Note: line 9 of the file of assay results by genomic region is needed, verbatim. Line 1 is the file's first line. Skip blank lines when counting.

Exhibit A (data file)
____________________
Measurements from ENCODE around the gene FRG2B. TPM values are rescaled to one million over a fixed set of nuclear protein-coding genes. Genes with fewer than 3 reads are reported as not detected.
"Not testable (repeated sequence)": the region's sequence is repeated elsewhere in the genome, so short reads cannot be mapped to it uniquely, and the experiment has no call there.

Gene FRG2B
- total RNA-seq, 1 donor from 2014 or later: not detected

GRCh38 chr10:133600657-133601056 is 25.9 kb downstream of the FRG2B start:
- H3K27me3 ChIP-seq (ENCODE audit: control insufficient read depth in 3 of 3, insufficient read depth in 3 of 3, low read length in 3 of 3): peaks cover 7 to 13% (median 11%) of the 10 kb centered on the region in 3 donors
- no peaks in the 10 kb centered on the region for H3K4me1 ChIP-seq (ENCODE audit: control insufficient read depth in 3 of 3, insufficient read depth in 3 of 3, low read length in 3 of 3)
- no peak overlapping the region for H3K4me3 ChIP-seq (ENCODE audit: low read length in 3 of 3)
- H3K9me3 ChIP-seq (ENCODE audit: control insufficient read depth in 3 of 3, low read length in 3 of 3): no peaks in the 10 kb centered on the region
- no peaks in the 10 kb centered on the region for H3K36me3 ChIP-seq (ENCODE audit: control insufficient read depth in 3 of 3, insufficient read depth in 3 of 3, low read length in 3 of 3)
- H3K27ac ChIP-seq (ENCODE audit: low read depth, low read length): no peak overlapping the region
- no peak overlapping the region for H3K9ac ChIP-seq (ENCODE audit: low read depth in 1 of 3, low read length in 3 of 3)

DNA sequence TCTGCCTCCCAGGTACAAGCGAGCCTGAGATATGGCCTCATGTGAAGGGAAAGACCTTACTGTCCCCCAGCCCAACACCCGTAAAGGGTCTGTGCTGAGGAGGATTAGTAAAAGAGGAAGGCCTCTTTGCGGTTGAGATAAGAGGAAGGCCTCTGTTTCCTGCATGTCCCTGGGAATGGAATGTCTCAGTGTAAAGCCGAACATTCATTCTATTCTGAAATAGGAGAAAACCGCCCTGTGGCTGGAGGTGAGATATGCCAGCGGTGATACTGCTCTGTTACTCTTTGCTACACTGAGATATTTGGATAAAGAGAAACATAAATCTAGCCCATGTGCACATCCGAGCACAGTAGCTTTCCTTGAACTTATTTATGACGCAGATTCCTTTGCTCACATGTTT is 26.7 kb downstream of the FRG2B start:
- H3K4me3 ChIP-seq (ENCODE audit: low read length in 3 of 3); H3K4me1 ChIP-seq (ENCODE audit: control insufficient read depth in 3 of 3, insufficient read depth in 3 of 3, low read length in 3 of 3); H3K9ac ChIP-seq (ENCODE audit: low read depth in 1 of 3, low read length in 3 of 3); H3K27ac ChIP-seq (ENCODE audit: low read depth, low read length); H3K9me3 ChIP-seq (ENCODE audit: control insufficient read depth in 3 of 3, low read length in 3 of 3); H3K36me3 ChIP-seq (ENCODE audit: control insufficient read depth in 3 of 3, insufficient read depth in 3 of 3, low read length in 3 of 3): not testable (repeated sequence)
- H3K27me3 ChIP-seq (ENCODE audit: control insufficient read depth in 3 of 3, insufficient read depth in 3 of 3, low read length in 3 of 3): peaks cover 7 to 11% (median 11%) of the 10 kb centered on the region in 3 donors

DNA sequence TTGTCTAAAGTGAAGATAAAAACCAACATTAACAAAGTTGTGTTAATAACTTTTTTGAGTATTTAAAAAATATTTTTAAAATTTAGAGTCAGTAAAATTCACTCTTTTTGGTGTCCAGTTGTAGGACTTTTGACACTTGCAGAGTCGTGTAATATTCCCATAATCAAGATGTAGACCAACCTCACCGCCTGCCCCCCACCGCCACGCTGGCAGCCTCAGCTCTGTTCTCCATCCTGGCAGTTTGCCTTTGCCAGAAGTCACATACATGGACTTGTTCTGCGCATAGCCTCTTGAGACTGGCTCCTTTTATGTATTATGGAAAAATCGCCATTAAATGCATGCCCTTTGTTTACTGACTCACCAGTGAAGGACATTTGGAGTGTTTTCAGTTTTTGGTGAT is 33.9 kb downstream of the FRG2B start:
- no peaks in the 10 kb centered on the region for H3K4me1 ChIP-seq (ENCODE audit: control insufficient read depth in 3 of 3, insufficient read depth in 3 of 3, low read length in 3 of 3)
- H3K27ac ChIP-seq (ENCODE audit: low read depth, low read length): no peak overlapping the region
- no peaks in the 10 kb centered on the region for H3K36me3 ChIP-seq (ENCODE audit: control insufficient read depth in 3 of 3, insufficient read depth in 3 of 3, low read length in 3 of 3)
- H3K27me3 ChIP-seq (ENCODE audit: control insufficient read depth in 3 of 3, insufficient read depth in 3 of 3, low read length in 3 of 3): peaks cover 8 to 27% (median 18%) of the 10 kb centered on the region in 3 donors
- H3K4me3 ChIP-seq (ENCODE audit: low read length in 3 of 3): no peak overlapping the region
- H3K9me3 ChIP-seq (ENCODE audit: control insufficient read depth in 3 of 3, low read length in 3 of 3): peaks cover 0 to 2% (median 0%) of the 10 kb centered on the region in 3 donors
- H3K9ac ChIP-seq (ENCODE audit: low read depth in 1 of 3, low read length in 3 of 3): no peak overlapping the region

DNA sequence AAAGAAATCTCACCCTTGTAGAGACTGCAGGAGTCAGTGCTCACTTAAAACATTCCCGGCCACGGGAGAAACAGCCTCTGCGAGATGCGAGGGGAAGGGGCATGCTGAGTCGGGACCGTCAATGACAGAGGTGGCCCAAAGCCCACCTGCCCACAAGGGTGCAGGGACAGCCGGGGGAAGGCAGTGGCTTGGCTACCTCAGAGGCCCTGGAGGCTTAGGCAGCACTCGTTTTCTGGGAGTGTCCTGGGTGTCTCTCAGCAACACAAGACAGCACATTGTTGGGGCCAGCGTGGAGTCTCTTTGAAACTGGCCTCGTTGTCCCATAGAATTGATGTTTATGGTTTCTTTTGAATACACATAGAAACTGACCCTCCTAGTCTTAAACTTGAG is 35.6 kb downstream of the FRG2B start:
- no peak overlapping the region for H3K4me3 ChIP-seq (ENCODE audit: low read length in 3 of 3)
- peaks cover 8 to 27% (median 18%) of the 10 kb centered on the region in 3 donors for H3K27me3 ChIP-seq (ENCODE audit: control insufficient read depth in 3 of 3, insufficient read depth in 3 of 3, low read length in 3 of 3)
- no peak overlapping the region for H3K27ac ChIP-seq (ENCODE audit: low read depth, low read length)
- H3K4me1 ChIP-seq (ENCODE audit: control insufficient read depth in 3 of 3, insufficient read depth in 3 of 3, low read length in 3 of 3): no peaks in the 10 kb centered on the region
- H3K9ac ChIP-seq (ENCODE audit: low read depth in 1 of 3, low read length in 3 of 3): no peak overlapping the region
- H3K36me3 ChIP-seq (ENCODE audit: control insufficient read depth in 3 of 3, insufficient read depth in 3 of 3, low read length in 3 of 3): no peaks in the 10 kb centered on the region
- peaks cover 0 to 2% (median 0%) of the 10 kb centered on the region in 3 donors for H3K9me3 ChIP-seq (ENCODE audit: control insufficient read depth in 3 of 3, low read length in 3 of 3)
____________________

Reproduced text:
- H3K9me3 ChIP-seq (ENCODE audit: control insufficient read depth in 3 of 3, low read length in 3 of 3): no peaks in the 10 kb centered on the region